Contest:First Prize wins 2 Snail'd It Shirts!
In Community Works
Apr 06, 2018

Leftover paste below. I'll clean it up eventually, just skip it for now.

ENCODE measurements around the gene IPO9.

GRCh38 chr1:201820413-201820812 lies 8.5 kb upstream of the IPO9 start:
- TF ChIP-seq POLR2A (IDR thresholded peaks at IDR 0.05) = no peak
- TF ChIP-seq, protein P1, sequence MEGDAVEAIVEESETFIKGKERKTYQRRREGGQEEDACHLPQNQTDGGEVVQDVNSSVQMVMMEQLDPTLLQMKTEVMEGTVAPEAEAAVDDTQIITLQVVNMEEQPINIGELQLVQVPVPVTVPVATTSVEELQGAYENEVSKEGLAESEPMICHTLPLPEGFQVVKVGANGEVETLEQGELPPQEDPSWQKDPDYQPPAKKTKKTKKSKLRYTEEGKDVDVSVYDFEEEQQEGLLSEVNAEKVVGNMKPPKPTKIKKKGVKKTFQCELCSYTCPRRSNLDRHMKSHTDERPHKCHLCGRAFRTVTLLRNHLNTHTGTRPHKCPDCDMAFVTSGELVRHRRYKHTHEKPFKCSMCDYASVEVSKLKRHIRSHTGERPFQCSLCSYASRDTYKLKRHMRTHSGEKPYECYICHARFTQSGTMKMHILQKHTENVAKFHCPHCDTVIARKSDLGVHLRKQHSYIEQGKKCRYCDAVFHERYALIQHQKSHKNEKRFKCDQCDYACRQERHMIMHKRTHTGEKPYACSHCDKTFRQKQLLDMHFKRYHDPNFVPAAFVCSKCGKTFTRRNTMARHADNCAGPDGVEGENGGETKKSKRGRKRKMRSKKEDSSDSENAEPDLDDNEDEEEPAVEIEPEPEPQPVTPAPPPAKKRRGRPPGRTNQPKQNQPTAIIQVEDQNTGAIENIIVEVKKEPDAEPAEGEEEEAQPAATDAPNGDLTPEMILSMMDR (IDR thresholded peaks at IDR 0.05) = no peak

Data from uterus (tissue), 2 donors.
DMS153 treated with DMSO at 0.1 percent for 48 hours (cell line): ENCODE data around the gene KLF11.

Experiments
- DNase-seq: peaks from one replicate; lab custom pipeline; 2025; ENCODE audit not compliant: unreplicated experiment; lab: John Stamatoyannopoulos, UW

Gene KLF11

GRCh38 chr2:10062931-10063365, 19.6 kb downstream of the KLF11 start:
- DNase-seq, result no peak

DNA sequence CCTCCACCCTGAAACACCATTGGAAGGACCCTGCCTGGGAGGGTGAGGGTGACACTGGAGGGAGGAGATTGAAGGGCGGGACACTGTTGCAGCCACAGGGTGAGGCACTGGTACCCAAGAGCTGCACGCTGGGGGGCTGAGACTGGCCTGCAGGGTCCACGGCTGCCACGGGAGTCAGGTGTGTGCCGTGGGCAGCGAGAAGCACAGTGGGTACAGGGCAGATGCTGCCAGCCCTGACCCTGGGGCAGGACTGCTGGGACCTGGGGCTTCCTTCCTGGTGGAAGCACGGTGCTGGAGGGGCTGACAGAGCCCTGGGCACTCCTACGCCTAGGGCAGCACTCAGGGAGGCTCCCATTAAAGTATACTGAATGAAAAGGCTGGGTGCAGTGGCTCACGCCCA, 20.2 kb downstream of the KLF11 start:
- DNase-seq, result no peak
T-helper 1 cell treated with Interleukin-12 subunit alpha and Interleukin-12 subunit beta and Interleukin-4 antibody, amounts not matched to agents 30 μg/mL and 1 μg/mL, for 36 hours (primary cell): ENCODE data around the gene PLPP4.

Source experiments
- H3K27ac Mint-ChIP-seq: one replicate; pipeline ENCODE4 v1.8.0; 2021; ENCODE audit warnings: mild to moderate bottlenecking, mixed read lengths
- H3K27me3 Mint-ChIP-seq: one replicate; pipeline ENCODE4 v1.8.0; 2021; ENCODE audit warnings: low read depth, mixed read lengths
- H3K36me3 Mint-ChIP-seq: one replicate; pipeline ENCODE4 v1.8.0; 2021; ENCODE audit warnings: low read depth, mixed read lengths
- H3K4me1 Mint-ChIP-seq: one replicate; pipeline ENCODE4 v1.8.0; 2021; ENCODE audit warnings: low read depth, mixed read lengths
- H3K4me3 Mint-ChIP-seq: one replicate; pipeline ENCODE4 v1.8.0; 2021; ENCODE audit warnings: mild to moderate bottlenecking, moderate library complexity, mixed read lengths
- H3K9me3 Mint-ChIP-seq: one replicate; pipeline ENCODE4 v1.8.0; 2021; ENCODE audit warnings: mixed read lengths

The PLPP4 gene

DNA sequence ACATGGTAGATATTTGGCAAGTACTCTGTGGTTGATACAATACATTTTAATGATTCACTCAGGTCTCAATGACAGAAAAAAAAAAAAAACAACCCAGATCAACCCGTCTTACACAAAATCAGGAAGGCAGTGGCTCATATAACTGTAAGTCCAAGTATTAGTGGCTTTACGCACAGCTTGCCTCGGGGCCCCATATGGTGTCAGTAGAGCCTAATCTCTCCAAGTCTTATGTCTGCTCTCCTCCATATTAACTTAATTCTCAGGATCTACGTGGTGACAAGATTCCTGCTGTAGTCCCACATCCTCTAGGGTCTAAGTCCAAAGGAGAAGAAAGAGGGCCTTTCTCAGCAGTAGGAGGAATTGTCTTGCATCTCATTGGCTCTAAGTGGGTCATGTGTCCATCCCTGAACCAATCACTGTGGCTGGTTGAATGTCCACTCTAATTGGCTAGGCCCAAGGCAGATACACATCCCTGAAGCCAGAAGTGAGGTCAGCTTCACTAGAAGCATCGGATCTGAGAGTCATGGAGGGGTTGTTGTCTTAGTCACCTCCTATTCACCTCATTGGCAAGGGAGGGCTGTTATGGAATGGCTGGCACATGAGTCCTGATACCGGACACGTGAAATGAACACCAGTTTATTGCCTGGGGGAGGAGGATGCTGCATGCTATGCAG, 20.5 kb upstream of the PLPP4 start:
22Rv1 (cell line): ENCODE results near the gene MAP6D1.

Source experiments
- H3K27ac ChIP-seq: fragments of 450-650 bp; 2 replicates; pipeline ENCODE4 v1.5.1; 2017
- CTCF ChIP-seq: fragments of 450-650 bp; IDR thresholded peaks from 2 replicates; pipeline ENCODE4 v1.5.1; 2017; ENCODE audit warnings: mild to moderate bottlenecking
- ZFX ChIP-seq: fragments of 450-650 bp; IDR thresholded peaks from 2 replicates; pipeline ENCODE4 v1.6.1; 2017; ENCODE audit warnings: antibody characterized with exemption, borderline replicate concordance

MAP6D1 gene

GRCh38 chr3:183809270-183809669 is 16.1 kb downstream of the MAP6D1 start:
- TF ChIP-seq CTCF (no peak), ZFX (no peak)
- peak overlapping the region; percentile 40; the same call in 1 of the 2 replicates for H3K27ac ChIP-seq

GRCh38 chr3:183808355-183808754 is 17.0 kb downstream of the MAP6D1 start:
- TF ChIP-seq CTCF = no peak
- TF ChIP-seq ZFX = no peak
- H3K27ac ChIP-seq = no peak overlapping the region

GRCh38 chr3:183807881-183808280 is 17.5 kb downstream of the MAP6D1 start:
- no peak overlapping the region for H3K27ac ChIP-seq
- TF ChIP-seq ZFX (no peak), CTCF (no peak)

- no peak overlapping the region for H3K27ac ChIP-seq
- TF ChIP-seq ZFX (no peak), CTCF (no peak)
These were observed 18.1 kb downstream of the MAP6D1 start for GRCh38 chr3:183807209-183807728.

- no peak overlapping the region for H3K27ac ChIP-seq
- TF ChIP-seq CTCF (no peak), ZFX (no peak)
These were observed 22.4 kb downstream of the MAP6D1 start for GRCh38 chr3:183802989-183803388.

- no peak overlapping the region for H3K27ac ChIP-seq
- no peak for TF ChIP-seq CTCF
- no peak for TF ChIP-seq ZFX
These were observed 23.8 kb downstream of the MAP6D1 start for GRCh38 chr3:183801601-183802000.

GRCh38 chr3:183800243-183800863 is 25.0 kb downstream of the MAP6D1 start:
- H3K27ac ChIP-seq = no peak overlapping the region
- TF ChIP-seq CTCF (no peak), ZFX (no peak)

I want one of those cool Snail'd It T-shirts - so I have dusted off one of my old writing pieces.... You and your cousin aren't the only "writers" in the family you know... ;-) My Back Deck Tonight I sat on my back deck. The moon and Jupiter were in alignment- at least that is what the 11 o clock news guy said. It was a beautiful spring night. The sky was clear, the winds clam, the sounds of close to midnight all around. The spring peepers in the wetlands across the road, the low murmur of traffic on Rte 3 in the distance, the jangle of Jefferson’s collar as he lumbered around the moonlit yard. This was our house. The house we bought before we got married; the house that holds the memories of 10 years of my life. As I type this, tears come to my eyes. It may seem corny, but as I sat on the back deck tonight, I talked to this house. For this house has become a part of our lives, like an old friend that has been there with us along the way. It met us as newlyweds and saw the birth of all three of our children. It shared with us the happiness of our first puppy, Buster and his early departure from this world at the young age of 5. And again, our joy in our new found four-legged child – Jeffeson. This house bears the marks of two people coming together as one. Both the good and the bad. It has shaped us as a couple and it will forever be a part of who we are. We have shared many a happy time under this roof as well as our share of grief and troubles. From the day we crossed the threshold as a newlywed couple and hanged the banner from our wedding trolley in our new garage (I folded it the other night after close to 10 years to the day that it was hung) this house has been “ours”. Yet I have to wonder if the house was as much ours as we were “part of it”. As only the third owners of a 100 + year old house we felt like we inherited not only a property but a home that had a significant history to tell. We did our best to honor her as we tried to make the rooms within our own. I like to think we were restoring her to some original beauty, but I know we were only scratching the surface of what once was a truly magnificent home. I still remember the day we crossed the threshold – a bit anti-climactic for the 6 months that we had rented her back to the owners we purchased it from. But that was OK since we had made the purchase 6 months prior to out wedding and now we were moving in as a newlywed couple. I still remember the man across the street, Dan, who was an elderly gentleman who had lived in his home for many years and now lived with his grown daughter and husband, giving us a bottle of wine for our marriage. It was our official welcome to a neighborhood and town, Chelmsford, which became our first home for 10 years. We came to know and love the neighborhood we called home, despite the fact that our backyard bordered an auto body shop and our street witnessed traffic that regularly exceeded the 30 MPH speed limit. We bought the house from a wonderful couple named Paul and Kathy, whom we remain friends with today. When we bought the house from them, their children, Michael and Laura were but babies. Now our own kids are older than theirs were when we signed the papers. How fast times do change. We had them to dinner a month ago and it was mind boggling to see their now teenagers interacting with our 3 & 4 year old. Where did the years go? I can recall a few. Before the kids arrived, I remember great parties in our wonderful backyard. The first and biggest ever was our “Tropical Party” just after we were married and moved in. We thought for sure that our new neighbors would never forgive us, but after only 4-5 years they began to accept us and laugh about the “party that never ended”. My memories of that most momentous occasion revolve around stringing up tropical fish “Christmas lights” and setting up a very large “vat” of punch into which every guest poured a bottle of something. My next vivid memory was of my good friend Doug from college declaring that we was “officially coming out of the closet” (the rest of us had known for years – hell, our nickname for him in the Frat was “mom”) and finally my buddy Erik, having spent the night in our hammock in the backyard declaring the party “a success”. I also somewhat remember the next two days but not in much detail. The years then moved on with us settling into married life while hosting Karen’s sister, Michelle who lived with us on and off between her international jaunts. We became a true couple under the roof of this house. We worked hard to make the place our own and to add an apartment in the attic with the help of many of our friends. Primary among them, my lifelong friend Chris, who endured the remnants of our wedding dinner, over and over again as the meager reward for his hours of after-hours labor. He especially seemed to like the potatoes – Chris, we love you – you are truly a man of integrity and we are so happy that you are now experiencing the bounty of all the hard work you have sowed over the years. As the years progressed we made the house our home and the structure itself became part of who we are. From the annual Holiday Party which outgrew our humble abode, to the nights spent sitting in our deck furniture on the back deck (a wedding gift from my brother and his wife) we loved our life in our home. There, on that deck, late afternoons would turn into evening into late nights, whether it was just the two of us admiring the old elm tree, our close friends enjoying a quiet dinner under the stars, or me and the boys after a night of soccer or mountain biking, that deck holds a lot of memories. Tonight as I sat on the railing only 4 short weeks from moving day, under a half moon and a warm April sky, I patted that railing and thanked the house that had accepted us for taking such good care of us for the first 10 years of our married life. This house has experienced almost every day of our married life including the happiest days of our lives, when our children, Logan, Gillian and Madison came home to join the family. It also has experienced the not so great times when we felt overwhelmed and/or fought over trivial things. But I like to think that this house with its 100+ years of history helped us through those times by showing us how insignificant our troubles were, based on what this home and the owners had witnessed – the Great Depresssion, 2 World Wars, Vietnam and the lives and deaths of the occupants that came before us. I think this home somewhat humbled us and that we are better for having lived here. As the years progressed, we learned the true meaning of love under this roof. We experienced the birth of our first child and the joys of bringing him home. These floors experienced the first steps he ever took and these walls heard with us the first time he said: Mumma and Dadda. These things will forever be in our hearts. Perhaps more than Karen and I, Logan became part of this home. In fact, while it may seem supersititious or silly, he talked at a young age of a “strange uncle” and older lady that seemed very real to him…. Part of me wonders if they were not part of the Peterson family who were the original owners of the home whose presence still exists within these walls. In due time our second bundle of joy Gillian was born, and like her brother before, she learned how to crawl and walk on the uneven wide pine floors that Karen and I grew to love. Gillian quickly established herself as an unbelievable spirit who we are constantly amazed by. There is no doubt that this house is “her castle” and I love the way she galavants about, owning every step she takes upon these floors. And three years later our third baby arrived – Madison Kelsey – our little love bug. She joined her brother and sister at 61 Dunstable and immediately set about letting all of us know who is the boss. With the twinkle in her eye and a smile that radiates from her whole face, she had four of us doting on her every need. And with her arrival began the discussion of whether it was time to move. I guess we had kind of known it for a few months. For about half way through the pregnancy with Madison when we tried to explain to Gillian that either she or Logan would have to share their rooms with the new baby she cocked her head, thought for a moment, and then replied “mom, if it’s a boy Logan can get bunkbeds,… and if it’s a girl……daddy can build her a new room!” And once the ultrasound revealed that it was a girl our fate was sealed – we would have to expand or move…. Actually, we had always thought we’d only be in this house for a few years. It was our “starter home” – but once we began to fix up one room, we realized that we had a calling – to restore this home to as close as possible to its original splendor. So ten years went by as we worked on the house and built our life together. Madison’s arrival simply helped us to look back at our “life plan” and decide to make a move. That and the fact that Logan and Gillian were getting to school age and watching them ride their bikes near our busy street was giving us a nervous condition. We wanted them to be able to grow up in a neighborhood like both Karen and I did – with other kids and families and the ability to cross or even play in the street without fear of getting killed. So, we began our search for our next home. And we found it rather quickly. Then all things moved very rapidly. In less than a week we had an offer on this, our home, and the wheels were in motion. So, as I write this, we are preparing to move from this home we love so much to a new home that will hold the memories of the next phase of our lives. While the new home is bigger, and it is very beautiful, it will never have the charm, character and memories of 61 Dunstable Road. We will never forget this wonderful house, and something tells me that she will never forget us. We tried to pick another nice young couple to inherit the history and memories contained within these walls. I am hopeful that they will continue upon the path of bringing her back to her full grandeur. They say home is where the heart is, but I think that your first home always keeps a piece of your heart for itself. Goodbye old friend. We’ll miss you.